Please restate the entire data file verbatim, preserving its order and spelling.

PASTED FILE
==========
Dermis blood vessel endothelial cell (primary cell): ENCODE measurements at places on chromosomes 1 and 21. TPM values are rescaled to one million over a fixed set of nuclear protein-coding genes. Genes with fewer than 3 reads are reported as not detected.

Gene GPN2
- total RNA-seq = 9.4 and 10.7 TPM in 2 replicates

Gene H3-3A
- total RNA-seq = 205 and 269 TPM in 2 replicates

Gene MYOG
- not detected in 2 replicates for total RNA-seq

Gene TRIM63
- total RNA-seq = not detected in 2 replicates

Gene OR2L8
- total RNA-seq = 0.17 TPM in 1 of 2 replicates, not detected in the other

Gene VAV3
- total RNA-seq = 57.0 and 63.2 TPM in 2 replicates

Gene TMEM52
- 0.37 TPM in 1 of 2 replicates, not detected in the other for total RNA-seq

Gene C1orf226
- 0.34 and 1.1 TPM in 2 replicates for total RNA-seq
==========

Dermis blood vessel endothelial cell (primary cell): ENCODE measurements at places on chromosomes 1 and 21. TPM values are rescaled to one million over a fixed set of nuclear protein-coding genes. Genes with fewer than 3 reads are reported as not detected.

Gene GPN2
- total RNA-seq = 9.4 and 10.7 TPM in 2 replicates

Gene H3-3A
- total RNA-seq = 205 and 269 TPM in 2 replicates

Gene MYOG
- not detected in 2 replicates for total RNA-seq

Gene TRIM63
- total RNA-seq = not detected in 2 replicates

Gene OR2L8
- total RNA-seq = 0.17 TPM in 1 of 2 replicates, not detected in the other

Gene VAV3
- total RNA-seq = 57.0 and 63.2 TPM in 2 replicates

Gene TMEM52
- 0.37 TPM in 1 of 2 replicates, not detected in the other for total RNA-seq

Gene C1orf226
- 0.34 and 1.1 TPM in 2 replicates for total RNA-seq